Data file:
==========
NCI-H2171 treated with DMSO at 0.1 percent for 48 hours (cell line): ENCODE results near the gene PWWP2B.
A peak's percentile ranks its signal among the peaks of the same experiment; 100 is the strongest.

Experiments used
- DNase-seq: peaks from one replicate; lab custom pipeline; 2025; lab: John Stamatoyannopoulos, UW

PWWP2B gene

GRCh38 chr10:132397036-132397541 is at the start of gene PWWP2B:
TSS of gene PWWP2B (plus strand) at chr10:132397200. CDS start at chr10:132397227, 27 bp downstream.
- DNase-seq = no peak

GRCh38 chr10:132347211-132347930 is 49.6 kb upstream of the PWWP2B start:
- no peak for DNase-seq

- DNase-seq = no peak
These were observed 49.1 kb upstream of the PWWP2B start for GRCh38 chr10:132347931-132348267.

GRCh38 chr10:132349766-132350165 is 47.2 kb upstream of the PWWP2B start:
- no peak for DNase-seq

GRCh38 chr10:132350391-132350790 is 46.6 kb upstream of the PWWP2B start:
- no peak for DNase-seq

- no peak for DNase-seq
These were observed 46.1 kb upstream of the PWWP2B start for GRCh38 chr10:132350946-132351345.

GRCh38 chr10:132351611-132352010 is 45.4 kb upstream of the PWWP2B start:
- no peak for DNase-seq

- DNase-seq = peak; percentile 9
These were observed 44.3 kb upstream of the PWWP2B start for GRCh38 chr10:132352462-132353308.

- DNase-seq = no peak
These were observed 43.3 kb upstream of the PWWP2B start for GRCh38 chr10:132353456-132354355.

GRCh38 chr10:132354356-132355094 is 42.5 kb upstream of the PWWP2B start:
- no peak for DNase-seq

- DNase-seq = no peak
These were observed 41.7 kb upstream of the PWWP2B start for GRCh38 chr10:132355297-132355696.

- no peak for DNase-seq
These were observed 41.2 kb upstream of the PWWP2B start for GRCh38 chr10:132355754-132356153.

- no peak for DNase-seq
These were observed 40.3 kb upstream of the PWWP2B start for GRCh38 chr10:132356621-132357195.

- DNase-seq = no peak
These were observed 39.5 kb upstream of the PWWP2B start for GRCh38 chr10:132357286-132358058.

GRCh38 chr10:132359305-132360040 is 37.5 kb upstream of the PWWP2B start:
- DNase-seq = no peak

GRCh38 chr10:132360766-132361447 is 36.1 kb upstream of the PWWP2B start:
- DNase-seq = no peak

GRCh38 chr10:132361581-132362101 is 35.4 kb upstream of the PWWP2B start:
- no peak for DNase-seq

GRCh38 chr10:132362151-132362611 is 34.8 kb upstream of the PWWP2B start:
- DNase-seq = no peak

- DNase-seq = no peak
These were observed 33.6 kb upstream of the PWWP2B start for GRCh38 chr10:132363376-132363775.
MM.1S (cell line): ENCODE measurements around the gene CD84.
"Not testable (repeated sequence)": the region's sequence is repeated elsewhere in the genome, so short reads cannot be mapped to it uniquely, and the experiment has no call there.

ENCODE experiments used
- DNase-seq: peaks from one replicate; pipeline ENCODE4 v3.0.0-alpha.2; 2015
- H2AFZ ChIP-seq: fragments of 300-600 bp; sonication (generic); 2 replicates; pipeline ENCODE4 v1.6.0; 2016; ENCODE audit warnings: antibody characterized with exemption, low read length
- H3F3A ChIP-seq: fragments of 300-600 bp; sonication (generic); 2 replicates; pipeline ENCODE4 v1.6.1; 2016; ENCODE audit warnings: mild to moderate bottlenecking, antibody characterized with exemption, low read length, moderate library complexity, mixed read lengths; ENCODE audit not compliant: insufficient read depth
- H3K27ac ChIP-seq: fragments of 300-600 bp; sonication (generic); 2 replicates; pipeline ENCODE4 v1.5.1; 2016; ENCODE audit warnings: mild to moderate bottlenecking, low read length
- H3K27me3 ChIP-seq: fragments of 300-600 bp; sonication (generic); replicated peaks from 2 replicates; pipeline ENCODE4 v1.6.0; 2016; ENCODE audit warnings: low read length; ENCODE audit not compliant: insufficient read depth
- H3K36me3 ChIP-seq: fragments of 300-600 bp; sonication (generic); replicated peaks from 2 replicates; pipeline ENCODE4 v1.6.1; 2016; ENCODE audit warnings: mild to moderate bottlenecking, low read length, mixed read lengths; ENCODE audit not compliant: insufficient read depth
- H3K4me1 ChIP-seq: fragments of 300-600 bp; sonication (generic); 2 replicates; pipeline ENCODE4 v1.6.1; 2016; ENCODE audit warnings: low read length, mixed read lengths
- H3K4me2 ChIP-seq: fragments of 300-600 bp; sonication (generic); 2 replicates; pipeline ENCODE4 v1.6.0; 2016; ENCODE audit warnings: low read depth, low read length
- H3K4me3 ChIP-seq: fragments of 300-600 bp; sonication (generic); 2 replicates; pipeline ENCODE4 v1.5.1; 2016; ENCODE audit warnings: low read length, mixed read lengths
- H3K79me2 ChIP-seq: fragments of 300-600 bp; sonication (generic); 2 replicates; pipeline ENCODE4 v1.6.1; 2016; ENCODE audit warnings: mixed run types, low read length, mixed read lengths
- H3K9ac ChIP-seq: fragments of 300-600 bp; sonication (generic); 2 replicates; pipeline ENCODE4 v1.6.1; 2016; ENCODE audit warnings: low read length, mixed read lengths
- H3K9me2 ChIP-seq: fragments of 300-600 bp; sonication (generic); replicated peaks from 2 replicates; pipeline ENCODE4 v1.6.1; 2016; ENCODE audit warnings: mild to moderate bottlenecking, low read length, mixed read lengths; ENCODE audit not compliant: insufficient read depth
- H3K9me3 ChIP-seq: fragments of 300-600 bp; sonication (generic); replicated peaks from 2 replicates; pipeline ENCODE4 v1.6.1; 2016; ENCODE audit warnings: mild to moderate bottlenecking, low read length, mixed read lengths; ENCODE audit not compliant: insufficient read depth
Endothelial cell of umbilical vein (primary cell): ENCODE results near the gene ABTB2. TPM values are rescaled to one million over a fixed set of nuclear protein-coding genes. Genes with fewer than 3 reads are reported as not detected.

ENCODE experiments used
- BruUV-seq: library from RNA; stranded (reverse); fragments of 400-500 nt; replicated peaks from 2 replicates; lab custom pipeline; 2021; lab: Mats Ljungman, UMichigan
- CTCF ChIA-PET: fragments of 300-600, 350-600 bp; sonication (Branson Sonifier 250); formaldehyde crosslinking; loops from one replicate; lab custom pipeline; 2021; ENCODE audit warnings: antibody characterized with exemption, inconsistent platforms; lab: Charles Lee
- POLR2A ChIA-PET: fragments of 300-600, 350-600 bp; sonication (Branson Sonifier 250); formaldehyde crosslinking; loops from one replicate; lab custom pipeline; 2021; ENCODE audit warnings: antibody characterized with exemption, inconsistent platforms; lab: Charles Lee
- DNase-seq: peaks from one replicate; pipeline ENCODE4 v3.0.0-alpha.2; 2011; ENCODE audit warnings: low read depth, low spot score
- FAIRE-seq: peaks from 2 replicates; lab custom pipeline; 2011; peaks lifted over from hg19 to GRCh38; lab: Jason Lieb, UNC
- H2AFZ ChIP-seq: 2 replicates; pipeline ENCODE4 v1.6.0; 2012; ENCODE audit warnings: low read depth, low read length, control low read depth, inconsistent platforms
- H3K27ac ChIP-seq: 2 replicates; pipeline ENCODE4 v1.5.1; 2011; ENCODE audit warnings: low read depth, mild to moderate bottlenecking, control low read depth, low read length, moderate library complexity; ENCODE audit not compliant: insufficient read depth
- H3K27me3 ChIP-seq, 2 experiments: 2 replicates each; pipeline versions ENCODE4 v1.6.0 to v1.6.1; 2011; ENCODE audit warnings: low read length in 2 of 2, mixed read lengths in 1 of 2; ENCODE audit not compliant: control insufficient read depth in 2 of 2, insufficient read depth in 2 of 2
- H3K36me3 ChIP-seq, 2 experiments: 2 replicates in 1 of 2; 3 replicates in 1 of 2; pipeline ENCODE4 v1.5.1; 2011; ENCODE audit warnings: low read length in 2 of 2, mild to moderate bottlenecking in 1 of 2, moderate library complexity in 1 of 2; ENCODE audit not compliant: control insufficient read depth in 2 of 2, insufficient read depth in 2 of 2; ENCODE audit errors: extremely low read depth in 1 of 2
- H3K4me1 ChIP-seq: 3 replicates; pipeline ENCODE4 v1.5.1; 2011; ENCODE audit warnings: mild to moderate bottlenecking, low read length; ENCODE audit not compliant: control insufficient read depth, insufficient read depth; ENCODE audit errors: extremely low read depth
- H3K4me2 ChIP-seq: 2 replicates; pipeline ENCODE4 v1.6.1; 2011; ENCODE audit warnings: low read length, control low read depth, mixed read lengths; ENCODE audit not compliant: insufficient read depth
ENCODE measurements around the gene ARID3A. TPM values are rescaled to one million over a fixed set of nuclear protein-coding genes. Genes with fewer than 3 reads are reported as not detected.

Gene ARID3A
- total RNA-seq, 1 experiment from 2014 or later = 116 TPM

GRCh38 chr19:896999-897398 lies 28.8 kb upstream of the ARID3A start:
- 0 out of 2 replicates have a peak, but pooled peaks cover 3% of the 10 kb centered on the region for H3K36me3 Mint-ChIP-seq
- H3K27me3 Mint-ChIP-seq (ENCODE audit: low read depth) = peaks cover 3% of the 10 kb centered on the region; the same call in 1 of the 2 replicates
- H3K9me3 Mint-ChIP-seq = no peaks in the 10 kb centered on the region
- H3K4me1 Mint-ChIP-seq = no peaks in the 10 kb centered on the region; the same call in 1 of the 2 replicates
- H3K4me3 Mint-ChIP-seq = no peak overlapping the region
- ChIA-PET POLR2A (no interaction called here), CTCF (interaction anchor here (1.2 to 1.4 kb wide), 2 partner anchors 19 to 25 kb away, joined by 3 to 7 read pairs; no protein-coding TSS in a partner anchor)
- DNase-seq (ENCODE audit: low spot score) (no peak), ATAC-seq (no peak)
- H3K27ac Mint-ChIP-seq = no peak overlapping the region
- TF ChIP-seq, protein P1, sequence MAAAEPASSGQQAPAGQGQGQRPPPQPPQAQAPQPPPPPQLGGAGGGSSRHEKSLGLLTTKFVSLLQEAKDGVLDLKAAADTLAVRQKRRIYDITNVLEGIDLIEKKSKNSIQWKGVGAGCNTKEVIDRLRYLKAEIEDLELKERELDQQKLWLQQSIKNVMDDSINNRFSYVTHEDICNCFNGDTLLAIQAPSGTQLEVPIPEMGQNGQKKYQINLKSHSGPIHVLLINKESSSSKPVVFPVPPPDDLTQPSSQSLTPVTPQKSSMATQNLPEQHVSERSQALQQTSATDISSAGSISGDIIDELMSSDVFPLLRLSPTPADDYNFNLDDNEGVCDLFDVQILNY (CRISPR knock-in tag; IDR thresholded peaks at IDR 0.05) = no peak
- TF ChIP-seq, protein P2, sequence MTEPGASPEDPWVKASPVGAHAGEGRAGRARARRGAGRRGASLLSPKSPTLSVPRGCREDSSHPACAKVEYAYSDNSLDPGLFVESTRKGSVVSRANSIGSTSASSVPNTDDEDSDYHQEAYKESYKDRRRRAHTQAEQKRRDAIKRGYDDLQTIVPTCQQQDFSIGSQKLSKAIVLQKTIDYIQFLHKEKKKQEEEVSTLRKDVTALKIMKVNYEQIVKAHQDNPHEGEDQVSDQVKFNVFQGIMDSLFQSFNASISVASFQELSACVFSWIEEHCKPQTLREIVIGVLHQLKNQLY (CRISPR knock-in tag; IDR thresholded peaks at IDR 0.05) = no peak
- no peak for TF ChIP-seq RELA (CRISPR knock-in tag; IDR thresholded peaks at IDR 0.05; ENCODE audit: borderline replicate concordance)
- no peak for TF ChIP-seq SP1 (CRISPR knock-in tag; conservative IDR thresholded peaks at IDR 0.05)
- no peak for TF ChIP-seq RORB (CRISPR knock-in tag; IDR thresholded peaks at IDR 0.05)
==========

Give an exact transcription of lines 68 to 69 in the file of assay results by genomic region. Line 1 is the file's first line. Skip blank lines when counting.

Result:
- H2AFZ ChIP-seq: 2 replicates; pipeline ENCODE4 v1.6.0; 2012; ENCODE audit warnings: low read depth, low read length, control low read depth, inconsistent platforms
- H3K27ac ChIP-seq: 2 replicates; pipeline ENCODE4 v1.5.1; 2011; ENCODE audit warnings: low read depth, mild to moderate bottlenecking, control low read depth, low read length, moderate library complexity; ENCODE audit not compliant: insufficient read depth